Microsoft Flight Simulator X: Acceleration Hands-On
This expansion to Flight Simulator X adds three new aircraft, dozens of new missions, and a load of new detail.
When you get down to it, Microsoft Flight Simulator X may very well be one of the most ambitious games ever made. After all, Flight Simulator is about more than just capturing the sensation of realistic flight. This is a game that spans the whole world and not only models the entire surface of the planet, but also maps thousands of the brightest stars in the sky to allow for celestial navigation. It's also proven to be a highly successful game; Microsoft says that FSX is the fastest-selling version of Flight Simulator in the 25-year history of the series. Although the previous games in the series went without a single patch or expansion, Microsoft has already issued Service Pack 1, a significant, free update to FSX. Now the company is putting the finishing touches on Flight Simulator: X Acceleration, an expansion pack that will add three new aircraft, a slew of new missions, and even more detail for an already impressive simulation.
With a name like Acceleration, you expect something fast. Speed comes mainly in the form of the new F/A-18A Hornet, the Navy's sleek and deadly fighter. Keep in mind that there is no combat or military ordinance in the expansion pack, so the Hornet's main appeal is your ability to fly a nimble and zippy jet. Additionally, you can practice your carrier takeoffs and landings on the new, fully functional aircraft carrier in the expansion. Carrier landings, particularly at night, are some of the most difficult tasks in all of aviation, and you can practice until you can pull them off without a hitch. The carrier actually maneuvers in the world, so you're landing on a moving platform, and you have to master the "meatball," which is the elaborate light signal that indicates whether you've got the right angle and descent for landing.
Those who prefer more vintage craft will like the P-51D Mustang, the acclaimed long-range fighter from World War II. The Mustang is particularly useful in many of the new races in the game. The Acceleration pack will add, among others, the famous Reno Air Racing circuit, as well as cross-country racing. It will also introduce multiplayer races so you can test your skill against others online. The third and final new craft is the AgustaWestland EH101, the first dual-turbine helicopter in Flight Simulator. This is a medium-lift helicopter, a fact that is represented in some of the missions. For instance, you'll have to learn how to use the hoist to pick up and deliver pallets and other cargo. Another mission has you trying to interdict drug-running aircraft in South Florida. The EH101 is a nice addition, and given that it's the basis for the upcoming presidential helicopter (Marine One), we hope that fans in the community will be able to easily tweak the chopper in the expansion for some VIP flying.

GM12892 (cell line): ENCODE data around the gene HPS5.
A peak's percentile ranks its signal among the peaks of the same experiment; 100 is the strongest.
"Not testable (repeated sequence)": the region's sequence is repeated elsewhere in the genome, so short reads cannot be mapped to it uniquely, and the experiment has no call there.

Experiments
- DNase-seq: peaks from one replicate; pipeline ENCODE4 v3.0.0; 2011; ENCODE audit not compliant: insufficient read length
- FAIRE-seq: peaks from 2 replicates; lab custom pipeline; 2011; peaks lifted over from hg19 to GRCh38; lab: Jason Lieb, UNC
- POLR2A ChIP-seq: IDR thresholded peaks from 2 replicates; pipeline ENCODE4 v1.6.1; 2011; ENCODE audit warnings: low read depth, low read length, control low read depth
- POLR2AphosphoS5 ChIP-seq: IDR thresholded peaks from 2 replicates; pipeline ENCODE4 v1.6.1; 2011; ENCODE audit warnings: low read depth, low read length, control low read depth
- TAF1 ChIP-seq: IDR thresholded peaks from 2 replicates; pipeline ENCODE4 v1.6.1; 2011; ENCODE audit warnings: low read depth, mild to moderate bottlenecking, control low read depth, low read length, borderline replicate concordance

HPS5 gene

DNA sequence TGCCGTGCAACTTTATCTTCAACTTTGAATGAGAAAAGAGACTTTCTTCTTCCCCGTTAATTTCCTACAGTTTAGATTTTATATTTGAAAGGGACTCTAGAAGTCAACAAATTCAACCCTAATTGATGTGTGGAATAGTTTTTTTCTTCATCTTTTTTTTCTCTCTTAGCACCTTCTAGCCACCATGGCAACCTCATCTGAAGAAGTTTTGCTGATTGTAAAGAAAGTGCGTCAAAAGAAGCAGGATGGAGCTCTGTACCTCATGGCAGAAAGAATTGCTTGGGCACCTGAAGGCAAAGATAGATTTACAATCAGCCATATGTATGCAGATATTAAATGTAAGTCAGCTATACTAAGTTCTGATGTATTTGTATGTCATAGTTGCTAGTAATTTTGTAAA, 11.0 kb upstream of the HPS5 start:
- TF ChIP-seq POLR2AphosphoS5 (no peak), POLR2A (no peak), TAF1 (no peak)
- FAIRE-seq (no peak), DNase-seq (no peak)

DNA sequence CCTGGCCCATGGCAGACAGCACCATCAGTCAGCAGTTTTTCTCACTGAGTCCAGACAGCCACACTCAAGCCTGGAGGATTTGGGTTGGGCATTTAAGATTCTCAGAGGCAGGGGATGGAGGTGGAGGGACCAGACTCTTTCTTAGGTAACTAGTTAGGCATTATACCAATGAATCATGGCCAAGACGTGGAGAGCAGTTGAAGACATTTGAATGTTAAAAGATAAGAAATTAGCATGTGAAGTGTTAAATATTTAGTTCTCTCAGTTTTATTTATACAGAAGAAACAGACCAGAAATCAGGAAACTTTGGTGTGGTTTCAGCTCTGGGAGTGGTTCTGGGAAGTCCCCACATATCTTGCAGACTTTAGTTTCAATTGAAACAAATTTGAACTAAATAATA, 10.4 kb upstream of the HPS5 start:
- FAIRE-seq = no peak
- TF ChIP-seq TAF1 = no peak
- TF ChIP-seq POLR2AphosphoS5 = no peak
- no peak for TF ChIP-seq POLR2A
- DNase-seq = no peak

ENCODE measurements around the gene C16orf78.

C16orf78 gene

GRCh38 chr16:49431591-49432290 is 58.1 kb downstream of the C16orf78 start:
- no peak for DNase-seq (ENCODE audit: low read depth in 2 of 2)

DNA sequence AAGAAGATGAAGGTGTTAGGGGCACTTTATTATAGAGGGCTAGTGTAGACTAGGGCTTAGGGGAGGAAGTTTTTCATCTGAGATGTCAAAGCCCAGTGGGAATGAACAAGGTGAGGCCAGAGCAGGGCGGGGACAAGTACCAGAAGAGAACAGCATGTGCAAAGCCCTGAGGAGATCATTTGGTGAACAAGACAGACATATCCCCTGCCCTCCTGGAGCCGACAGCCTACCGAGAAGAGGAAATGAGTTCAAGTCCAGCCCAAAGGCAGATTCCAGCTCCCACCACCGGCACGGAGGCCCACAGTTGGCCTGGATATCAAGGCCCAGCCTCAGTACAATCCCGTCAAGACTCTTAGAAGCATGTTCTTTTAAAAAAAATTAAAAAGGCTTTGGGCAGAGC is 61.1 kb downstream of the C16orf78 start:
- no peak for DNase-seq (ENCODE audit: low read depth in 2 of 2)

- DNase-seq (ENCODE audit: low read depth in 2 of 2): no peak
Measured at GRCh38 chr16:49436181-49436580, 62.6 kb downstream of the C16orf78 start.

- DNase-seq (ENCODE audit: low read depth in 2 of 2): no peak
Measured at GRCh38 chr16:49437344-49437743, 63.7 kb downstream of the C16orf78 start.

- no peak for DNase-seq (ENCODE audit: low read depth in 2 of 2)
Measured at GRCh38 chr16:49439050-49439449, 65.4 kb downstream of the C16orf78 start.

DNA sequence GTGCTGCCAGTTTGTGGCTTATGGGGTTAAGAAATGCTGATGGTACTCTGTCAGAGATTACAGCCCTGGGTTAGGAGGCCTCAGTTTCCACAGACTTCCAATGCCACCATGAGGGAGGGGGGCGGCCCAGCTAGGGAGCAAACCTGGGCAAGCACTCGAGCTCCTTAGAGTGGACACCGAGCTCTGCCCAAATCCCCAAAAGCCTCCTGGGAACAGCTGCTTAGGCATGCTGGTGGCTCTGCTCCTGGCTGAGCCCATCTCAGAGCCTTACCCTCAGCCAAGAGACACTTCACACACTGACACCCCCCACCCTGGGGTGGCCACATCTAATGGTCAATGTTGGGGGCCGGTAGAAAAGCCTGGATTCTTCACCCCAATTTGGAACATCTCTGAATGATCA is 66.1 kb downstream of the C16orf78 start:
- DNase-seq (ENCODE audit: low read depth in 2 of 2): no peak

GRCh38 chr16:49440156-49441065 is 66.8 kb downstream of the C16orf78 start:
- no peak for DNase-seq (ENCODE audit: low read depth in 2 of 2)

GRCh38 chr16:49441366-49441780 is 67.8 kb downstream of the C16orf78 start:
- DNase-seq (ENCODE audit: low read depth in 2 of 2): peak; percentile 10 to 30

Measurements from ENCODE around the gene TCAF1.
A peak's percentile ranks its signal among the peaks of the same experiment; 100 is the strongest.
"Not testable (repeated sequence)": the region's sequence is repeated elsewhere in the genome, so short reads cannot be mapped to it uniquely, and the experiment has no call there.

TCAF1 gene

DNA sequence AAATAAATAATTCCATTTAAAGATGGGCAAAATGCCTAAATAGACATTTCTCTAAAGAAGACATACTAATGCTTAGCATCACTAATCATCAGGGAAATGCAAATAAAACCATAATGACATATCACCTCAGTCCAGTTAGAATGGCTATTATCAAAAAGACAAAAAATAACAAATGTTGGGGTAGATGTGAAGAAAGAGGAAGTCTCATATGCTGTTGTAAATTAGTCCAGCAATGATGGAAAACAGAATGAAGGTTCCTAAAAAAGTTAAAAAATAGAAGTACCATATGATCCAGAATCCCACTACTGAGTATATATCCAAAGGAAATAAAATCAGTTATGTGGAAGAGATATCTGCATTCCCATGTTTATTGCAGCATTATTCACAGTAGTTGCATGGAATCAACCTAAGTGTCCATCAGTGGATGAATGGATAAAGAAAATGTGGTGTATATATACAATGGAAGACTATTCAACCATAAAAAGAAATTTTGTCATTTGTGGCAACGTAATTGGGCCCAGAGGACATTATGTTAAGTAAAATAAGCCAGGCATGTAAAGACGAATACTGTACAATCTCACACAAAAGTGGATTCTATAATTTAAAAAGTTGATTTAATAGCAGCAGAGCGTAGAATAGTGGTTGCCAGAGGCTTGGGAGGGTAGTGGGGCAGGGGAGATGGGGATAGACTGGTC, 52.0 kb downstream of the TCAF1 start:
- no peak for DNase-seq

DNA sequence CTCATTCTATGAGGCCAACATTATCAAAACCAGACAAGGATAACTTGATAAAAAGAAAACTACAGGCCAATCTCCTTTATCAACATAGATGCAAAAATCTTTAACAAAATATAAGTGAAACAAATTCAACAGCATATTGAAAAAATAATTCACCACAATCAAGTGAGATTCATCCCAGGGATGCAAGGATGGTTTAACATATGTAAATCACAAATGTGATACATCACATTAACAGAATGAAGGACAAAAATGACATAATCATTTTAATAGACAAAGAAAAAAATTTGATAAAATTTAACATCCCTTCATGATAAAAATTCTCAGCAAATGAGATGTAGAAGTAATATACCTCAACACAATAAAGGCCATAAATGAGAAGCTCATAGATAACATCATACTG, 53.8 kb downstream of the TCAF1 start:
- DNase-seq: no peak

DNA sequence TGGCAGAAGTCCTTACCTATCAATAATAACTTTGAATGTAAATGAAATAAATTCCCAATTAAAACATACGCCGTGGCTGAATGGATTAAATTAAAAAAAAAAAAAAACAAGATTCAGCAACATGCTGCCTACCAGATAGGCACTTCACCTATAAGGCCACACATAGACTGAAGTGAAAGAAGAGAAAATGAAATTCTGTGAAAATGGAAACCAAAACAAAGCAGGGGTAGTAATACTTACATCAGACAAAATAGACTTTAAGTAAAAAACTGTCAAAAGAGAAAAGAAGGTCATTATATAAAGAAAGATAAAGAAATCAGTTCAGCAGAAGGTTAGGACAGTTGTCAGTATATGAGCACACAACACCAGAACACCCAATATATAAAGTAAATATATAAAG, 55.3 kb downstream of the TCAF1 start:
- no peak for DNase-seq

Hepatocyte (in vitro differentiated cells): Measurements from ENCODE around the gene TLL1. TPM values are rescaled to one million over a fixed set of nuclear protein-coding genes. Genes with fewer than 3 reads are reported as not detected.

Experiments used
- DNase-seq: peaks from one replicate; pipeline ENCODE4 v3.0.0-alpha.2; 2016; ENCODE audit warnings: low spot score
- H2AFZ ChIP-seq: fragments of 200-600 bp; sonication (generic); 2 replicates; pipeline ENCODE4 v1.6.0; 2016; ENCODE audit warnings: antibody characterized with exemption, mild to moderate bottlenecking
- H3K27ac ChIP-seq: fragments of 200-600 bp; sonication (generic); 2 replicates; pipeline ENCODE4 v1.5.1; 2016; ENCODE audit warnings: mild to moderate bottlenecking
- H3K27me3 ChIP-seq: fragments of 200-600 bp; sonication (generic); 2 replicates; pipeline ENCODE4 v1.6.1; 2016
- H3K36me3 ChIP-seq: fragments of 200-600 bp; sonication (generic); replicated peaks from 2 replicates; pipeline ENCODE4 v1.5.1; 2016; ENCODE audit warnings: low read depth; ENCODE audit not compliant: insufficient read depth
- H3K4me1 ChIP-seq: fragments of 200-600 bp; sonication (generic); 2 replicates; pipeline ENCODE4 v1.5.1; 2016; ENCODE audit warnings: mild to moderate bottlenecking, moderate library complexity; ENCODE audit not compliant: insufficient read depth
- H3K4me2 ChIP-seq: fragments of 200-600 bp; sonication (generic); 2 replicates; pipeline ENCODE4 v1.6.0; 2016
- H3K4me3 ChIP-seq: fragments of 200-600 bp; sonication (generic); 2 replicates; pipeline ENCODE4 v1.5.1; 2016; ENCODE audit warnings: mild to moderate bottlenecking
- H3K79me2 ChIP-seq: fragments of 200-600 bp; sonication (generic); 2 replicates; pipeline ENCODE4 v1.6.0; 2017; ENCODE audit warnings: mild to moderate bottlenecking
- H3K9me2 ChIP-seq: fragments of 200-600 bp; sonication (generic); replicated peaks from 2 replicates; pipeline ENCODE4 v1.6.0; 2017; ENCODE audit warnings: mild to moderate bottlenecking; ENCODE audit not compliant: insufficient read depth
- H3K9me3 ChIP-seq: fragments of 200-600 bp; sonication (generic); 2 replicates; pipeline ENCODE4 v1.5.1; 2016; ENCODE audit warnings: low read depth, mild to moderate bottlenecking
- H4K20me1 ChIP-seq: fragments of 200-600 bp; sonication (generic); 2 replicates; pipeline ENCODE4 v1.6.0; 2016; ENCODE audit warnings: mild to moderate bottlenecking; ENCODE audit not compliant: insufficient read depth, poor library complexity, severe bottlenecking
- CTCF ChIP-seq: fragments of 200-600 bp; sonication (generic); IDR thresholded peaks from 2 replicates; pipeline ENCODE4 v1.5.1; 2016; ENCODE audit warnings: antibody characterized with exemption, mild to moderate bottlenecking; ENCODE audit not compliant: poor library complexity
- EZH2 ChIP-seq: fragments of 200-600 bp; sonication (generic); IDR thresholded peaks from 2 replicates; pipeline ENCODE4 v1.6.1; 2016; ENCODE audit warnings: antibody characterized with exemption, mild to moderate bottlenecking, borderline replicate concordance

Microsoft credits the new missions introduced in FSX with helping to broaden the series' appeal. The focus on Flight Simulator's gameplay for much of its existence was on the idea of open flight. You would choose whichever aircraft you wanted and then fly it anywhere you wanted. Missions added more structure to the gameplay in the form of challenges such as rescuing crewmen aboard a burning oil rig, or landing a jetliner in distress over the South Pacific. To that extent, Acceleration will add more missions that cover a wide range of scenarios, from emergency missions, noncombat military missions, law enforcement, pilot-for-hire, and more.
One thing that we didn't get to see was the DirectX 10 version of the game. From the early days of Flight Simulator X's development, Microsoft said that it would ship a DX10 renderer in the post-launch period, and it would provide more lush visuals. The company is still working on the renderer, and at this point it's still not clear whether the company can ship Acceleration with DX10 support or add it at a later date with Service Pack 2. To be clear, you will not need to own Acceleration to get DX10 support. That, and other fixes, will be included free in SP2 for all owners of FSX. Nevertheless, Microsoft has done an incredible job at optimizing the game with SP1. We played on slightly older systems, and yet the frame rate was smooth, and the level of detail was still pretty sharp. That's a far cry from the early days of FSX, when the game would send even the mightiest of PCs to their knees. Acceleration looks like a must-have expansion for FSX owners, particularly if you want to try out naval aviation. It's due out later this year.
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